The U.S. Food And Drug Administration (FDA) has entered into a consent decree of permanent injunction with U Joo Foods, a Chicago-based sprout processor whose production had failed to meet sanitary standards.
The decree, sought by the Justice Department on behalf of the FDA, bans the company and its owner and president, Kiyoung Chin, from processing and distributing food products until the FDA is presented with solid evidence that the processing facilities and the equipment are suitable to adequately prevent contamination and, consequently, potential foodborne illness outbreaks. The consent decree was signed on Feb. 8, 2013, by U.S. District Judge Robert W. Gettleman of the U.S. District Court for the Northern District of Illinois. Ready-to-eat products manufactured by U Joo Foods have been distributed mostly in the Chicago area, the FDA said in a statement.
Official statistics from the Centers for Disease Control and Prevention (CDC) reveal that salmonella in sprouts is the second most common pathogen responsible for outbreak-related illnesses traced to eggs, with a total of 493 reported diseases in 2009/2010. As part of the protective measures, U Joo Foods is also required to conduct regular tests on the water where the sprouts are grown to make sure contamination is prevented.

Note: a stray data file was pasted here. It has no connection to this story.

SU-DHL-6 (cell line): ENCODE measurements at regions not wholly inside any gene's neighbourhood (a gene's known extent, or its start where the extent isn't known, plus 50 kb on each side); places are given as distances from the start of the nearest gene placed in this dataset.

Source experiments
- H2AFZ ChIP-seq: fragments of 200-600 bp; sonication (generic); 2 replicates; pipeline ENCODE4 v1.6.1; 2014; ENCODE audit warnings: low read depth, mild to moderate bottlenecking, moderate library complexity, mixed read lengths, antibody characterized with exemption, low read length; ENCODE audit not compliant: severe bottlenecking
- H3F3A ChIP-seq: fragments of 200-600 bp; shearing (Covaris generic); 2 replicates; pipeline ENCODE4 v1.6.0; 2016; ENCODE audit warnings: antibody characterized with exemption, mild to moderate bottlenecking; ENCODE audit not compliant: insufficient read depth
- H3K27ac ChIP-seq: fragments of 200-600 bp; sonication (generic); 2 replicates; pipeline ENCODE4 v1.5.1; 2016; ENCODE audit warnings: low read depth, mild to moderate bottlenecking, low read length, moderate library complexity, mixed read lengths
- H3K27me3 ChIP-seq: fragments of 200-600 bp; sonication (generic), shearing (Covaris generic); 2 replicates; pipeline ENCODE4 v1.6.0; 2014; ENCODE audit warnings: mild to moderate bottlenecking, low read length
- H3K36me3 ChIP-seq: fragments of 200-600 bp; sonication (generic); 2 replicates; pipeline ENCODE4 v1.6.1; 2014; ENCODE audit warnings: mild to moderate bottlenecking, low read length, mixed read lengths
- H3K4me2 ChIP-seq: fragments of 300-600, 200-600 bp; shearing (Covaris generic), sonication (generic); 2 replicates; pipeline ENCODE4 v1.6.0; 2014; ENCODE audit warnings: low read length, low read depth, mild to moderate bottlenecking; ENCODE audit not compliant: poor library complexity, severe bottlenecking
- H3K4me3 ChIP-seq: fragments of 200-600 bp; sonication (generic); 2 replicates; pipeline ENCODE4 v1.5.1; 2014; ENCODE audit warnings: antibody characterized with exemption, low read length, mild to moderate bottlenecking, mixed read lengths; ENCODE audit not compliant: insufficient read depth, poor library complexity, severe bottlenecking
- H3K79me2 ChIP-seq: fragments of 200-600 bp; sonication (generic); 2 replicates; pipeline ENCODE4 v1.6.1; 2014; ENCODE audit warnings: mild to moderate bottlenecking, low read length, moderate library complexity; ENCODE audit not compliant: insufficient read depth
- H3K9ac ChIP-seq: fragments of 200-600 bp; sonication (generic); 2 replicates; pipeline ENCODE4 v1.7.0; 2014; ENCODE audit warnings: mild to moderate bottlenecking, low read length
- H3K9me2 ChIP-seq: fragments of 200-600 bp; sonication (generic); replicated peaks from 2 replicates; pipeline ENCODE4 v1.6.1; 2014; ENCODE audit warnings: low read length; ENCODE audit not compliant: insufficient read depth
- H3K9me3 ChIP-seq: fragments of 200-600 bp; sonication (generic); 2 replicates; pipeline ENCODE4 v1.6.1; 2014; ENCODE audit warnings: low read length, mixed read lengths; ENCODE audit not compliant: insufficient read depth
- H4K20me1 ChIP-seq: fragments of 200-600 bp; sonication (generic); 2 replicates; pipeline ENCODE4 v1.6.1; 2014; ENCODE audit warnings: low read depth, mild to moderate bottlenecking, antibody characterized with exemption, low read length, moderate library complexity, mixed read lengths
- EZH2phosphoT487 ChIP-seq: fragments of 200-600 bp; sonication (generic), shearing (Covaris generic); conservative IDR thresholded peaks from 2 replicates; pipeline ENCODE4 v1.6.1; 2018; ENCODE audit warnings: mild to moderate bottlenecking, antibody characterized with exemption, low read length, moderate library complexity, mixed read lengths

RELATED: Foodborne illnesses from poultry most deadly
U Joo Foods has been warned over unsanitary conditions several times. The latest inspection was carried out to ensure that recommended steps for improvement had been implemented since they were first suggested in 2011, when FDA inspectors found that U Joo Foods prepared, packed and stored sprouts in conditions that did not comply with sanitary requirements.
However, during the follow-up inspection in 2012, the FDA found that the company had made no efforts to improve the situation noticeably. Inspectors reported that employees at the processing facility did not sanitize their gloves before handling the sprouts, the plant had inadequate toilet and hand-washing facilities and the production equipment was not properly cleaned, leaving sprout residue on the surface. Moreover, the inspection found the presence of Listeria welshimeri, which is a non-pathogenic bacterium very similar to Listeria monocytogenes.
Acting Associate Commissioner for Regulatory Affairs Melinda K. Plaisier commented that the FDA takes very decisive enforcement actions against companies that fail to meet federal safety regulations and potentially compromise consumer safety, putting them at risk of being contaminated with foodborne illnesses. Even though no illnesses have been reported in relation to this particular case, the regulator is determined to take actions to ensure that products purchased by consumers are not contaminated with filth or can cause illness, she added.